author = "Yuji Nishiwaki and Kazuhiko Maekawa and Yasutaka Ogawa and Nozomu Asukai and Masayasu Minami and Kazuyuki Omae and T. Yamaguchi and M. Hirata and M. Takahashi and M. Katsumata and Y. Sano and A. Imai and Chin, {R. R.} and T. Saito",
year = "2001",
month = "1",
day = "1",
doi = "10.1289/ehp.011091169",
language = "English",
volume = "109",
pages = "1169--1173",
journal = "Environmental Health Perspectives",
issn = "0091-6765",
publisher = "Public Health Services, US Dept of Health and Human Services",
number = "11",

}

TY - JOUR

T1 - Effects of sarin on the nervous system in rescue team staff members and police officers 3 years after the Tokyo subway sarin attack

AU - Nishiwaki, Yuji

AU - Maekawa, Kazuhiko

AU - Ogawa, Yasutaka

AU - Asukai, Nozomu

AU - Minami, Masayasu

AU - Omae, Kazuyuki

AU - Yamaguchi, T.

AU - Hirata, M.

AU - Takahashi, M.

AU - Katsumata, M.

AU - Sano, Y.

AU - Imai, A.

AU - Chin, R. R.

AU - Saito, T.

PY - 2001/1/1

Y1 - 2001/1/1

N2 - Although the clinical manifestations of acute sarin poisoning have been reported in detail, no comprehensive study of the chronic physical and psychiatric effects of acute sarin poisoning has been carried out. To clarify the chronic effects of sarin on the nervous system, a cross-sectional epidemiologic study was conducted 3 years after the Tokyo subway sarin attack. Subjects consisted of the rescue team staff members and police officers who had worked at the disaster site. Subjects consisted of 56 male exposed subjects and 52 referent subjects matched for age and occupation. A neurobehavioral test, stabilometry, and measurement of vibration perception thresholds were performed, as well as psychometric tests to assess traumatic stress symptoms. The exposed group performed less well in the backward digit span test than the referent group in a dose-effect manner. This result was the same after controlling for possible confounding factors and was independent of traumatic stress symptoms. In other tests of memory function, except for the Benton visual retention test (mean correct answers), effects related to exposure were also suggested, although they were not statistically significant. In contrast, the dose-effect relationships observed in the neurobehavioral tests (psychomotor function) were unclear. None of the stabilometry and vibration perception threshold parameters had any relation to exposure. Our findings suggest the chronic decline of memory function 2 years and 10 months to 3 years and 9 months after exposure to sarin in the Tokyo subway attack, and further study is needed.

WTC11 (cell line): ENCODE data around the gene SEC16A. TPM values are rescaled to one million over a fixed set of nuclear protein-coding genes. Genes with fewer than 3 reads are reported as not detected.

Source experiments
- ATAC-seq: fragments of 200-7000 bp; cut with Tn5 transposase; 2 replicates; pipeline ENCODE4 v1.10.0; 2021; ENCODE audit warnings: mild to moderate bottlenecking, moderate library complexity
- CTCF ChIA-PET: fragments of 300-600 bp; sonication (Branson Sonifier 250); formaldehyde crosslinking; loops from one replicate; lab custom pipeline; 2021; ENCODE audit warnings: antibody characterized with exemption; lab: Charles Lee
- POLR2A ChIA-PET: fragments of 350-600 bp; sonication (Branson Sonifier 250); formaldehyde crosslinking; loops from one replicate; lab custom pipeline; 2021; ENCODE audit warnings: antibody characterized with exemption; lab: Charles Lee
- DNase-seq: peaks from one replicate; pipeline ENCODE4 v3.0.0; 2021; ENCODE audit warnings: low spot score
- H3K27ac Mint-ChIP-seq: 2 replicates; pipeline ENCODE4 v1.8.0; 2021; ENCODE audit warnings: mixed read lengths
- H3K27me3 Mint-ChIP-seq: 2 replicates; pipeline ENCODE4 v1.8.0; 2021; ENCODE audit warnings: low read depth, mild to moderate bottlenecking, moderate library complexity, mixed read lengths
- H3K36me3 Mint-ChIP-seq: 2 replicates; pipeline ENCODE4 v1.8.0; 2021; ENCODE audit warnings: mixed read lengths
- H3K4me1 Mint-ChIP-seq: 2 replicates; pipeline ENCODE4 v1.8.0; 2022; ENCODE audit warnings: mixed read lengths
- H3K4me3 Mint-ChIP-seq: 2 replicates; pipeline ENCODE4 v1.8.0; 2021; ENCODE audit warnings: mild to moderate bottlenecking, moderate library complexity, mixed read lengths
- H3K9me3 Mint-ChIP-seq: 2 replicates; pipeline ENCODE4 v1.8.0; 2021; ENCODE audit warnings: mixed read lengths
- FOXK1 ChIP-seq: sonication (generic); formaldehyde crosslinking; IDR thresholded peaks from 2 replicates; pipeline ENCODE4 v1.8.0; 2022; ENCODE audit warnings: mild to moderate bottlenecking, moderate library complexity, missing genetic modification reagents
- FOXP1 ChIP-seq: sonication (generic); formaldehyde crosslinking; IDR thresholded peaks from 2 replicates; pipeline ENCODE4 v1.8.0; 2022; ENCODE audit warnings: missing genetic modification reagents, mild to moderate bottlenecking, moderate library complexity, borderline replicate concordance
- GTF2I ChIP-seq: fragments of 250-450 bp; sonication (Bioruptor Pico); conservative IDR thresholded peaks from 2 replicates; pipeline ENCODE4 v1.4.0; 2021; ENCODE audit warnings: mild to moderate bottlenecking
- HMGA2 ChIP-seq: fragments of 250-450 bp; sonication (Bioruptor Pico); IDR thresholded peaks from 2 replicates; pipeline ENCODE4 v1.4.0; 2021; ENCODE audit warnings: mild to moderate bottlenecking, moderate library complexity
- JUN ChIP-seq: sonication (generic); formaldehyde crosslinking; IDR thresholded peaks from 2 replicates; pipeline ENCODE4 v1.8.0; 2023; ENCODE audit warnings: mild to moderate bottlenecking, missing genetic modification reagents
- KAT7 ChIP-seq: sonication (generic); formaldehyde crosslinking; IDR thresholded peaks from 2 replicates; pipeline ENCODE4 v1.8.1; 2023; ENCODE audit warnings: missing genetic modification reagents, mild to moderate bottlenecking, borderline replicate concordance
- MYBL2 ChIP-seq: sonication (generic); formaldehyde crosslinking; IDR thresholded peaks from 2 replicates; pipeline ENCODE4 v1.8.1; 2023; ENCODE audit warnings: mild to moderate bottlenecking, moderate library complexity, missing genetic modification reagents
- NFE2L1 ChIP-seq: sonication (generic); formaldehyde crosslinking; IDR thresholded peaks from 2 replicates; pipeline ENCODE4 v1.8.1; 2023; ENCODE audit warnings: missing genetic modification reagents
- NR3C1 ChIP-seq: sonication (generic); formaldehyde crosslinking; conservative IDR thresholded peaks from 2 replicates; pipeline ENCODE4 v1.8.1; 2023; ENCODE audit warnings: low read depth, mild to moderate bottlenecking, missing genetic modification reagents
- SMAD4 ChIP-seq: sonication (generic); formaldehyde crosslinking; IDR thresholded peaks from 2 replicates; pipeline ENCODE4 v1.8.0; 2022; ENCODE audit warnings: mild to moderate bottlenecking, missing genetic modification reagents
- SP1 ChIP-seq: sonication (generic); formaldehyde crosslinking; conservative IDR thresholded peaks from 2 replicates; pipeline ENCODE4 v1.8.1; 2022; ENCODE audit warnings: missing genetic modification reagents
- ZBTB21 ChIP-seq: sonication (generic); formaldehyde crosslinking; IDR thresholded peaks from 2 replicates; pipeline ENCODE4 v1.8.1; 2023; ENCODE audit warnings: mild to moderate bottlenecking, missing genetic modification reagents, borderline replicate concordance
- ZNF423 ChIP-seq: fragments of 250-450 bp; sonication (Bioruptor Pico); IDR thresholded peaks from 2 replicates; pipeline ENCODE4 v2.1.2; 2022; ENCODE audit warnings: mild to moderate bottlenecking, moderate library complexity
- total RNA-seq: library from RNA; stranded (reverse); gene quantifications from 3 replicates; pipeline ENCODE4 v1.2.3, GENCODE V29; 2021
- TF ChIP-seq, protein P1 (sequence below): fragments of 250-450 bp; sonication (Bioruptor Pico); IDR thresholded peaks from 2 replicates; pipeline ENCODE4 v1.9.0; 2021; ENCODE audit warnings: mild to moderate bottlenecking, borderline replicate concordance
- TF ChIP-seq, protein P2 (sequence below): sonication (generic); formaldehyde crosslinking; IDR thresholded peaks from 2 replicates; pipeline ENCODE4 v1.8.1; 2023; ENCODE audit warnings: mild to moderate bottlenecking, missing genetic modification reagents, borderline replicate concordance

AB - Although the clinical manifestations of acute sarin poisoning have been reported in detail, no comprehensive study of the chronic physical and psychiatric effects of acute sarin poisoning has been carried out. To clarify the chronic effects of sarin on the nervous system, a cross-sectional epidemiologic study was conducted 3 years after the Tokyo subway sarin attack. Subjects consisted of the rescue team staff members and police officers who had worked at the disaster site. Subjects consisted of 56 male exposed subjects and 52 referent subjects matched for age and occupation. A neurobehavioral test, stabilometry, and measurement of vibration perception thresholds were performed, as well as psychometric tests to assess traumatic stress symptoms. The exposed group performed less well in the backward digit span test than the referent group in a dose-effect manner. This result was the same after controlling for possible confounding factors and was independent of traumatic stress symptoms. In other tests of memory function, except for the Benton visual retention test (mean correct answers), effects related to exposure were also suggested, although they were not statistically significant. In contrast, the dose-effect relationships observed in the neurobehavioral tests (psychomotor function) were unclear. None of the stabilometry and vibration perception threshold parameters had any relation to exposure. Our findings suggest the chronic decline of memory function 2 years and 10 months to 3 years and 9 months after exposure to sarin in the Tokyo subway attack, and further study is needed.

UR - http://www.scopus.com/inward/record.url?scp=0035203343&partnerID=8YFLogxK

UR - http://www.scopus.com/inward/citedby.url?scp=0035203343&partnerID=8YFLogxK

U2 - 10.1289/ehp.011091169

DO - 10.1289/ehp.011091169

M3 - Article

C2 - 11713003

AN - SCOPUS:0035203343

VL - 109

SP - 1169

EP - 1173

JO - Environmental Health Perspectives

JF - Environmental Health Perspectives

SN - 0091-6765

IS - 11

ER -